// Declare an object of type Derived.
   Derived aDerived;

   // Declare two pointers, one of type Derived * and the other
   //  of type Base *, and initialize them to point to aDerived.
   Derived *pDerived = &aDerived;
   Base    *pBase    = &aDerived;

   // Call the functions.
   pBase->NameOf();           // Call virtual function.
   pBase->InvokingClass();    // Call nonvirtual function.
   pDerived->NameOf();        // Call virtual function.
   pDerived->InvokingClass(); // Call nonvirtual function.


Invoked by Base
Invoked by Derived

Note that regardless of whether the NameOf function is invoked through a pointer to Base or a pointer to Derived, it calls the function for Derived. It calls the function for Derived because NameOf is a virtual function, and both pBase and pDerived point to an object of type Derived.

Because virtual functions are called only for objects of class types, you cannot declare global or static functions as virtual.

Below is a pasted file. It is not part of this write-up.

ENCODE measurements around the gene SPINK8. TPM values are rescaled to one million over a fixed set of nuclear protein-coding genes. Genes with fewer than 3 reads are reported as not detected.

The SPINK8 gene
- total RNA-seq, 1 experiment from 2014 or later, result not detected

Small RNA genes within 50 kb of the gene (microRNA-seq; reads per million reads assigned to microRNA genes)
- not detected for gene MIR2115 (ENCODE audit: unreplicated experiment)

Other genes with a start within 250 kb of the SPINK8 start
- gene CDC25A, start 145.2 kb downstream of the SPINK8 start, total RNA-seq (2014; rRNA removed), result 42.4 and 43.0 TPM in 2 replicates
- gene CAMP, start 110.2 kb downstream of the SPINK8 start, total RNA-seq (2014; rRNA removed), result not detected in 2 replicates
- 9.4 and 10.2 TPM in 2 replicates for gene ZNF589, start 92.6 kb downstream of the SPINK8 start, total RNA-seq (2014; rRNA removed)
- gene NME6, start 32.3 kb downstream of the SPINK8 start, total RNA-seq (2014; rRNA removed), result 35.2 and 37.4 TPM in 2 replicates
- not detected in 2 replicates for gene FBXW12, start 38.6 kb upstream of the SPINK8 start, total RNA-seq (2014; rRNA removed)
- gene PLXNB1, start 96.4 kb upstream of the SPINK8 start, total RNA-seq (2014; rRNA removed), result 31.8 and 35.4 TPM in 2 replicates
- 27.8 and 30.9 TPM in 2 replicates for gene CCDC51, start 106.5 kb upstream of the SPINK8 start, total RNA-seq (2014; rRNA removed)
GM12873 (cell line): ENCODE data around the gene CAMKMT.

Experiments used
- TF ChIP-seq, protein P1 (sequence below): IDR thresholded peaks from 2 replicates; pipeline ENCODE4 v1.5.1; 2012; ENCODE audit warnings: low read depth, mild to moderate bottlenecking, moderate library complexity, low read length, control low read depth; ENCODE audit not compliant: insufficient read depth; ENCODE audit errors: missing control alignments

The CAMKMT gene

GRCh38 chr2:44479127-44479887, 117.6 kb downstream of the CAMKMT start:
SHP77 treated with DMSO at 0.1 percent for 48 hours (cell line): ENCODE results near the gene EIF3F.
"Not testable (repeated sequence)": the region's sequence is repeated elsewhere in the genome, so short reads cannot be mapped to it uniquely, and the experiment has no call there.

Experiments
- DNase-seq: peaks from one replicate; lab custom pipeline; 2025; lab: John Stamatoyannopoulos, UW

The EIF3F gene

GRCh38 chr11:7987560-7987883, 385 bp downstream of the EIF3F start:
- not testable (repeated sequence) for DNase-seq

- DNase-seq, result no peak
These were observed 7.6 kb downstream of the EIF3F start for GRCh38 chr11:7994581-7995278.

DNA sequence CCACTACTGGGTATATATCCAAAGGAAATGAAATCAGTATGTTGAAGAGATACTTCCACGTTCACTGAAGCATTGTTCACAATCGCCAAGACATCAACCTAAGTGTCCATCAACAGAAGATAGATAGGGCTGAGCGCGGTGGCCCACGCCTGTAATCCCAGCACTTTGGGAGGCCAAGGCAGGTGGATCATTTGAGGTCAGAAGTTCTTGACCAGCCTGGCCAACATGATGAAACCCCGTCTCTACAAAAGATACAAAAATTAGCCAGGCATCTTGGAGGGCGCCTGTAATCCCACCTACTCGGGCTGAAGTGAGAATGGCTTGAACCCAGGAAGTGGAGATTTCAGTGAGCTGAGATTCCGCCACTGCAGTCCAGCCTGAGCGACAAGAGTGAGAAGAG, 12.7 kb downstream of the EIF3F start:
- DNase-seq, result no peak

The virtual keyword can be used when declaring overriding functions in a derived class, but it is unnecessary; overrides of virtual functions are always virtual.

Virtual functions in a base class must be defined unless they are declared using the pure-specifier. (For more information about pure virtual functions, see Abstract Classes.)

The virtual function-call mechanism can be suppressed by explicitly qualifying the function name using the scope-resolution operator (::). Consider the earlier example involving the Account class. To call PrintBalance in the base class, use code such as the following:C++

CheckingAccount *pChecking = new CheckingAccount( 100.00 );

pChecking->Account::PrintBalance();  //  Explicit qualification.

Account *pAccount = pChecking;  // Call Account::PrintBalance

pAccount->Account::PrintBalance();   //  Explicit qualification.

Both calls to PrintBalance in the preceding example suppress the virtual function-call mechanism.

Reference : Microsoft.com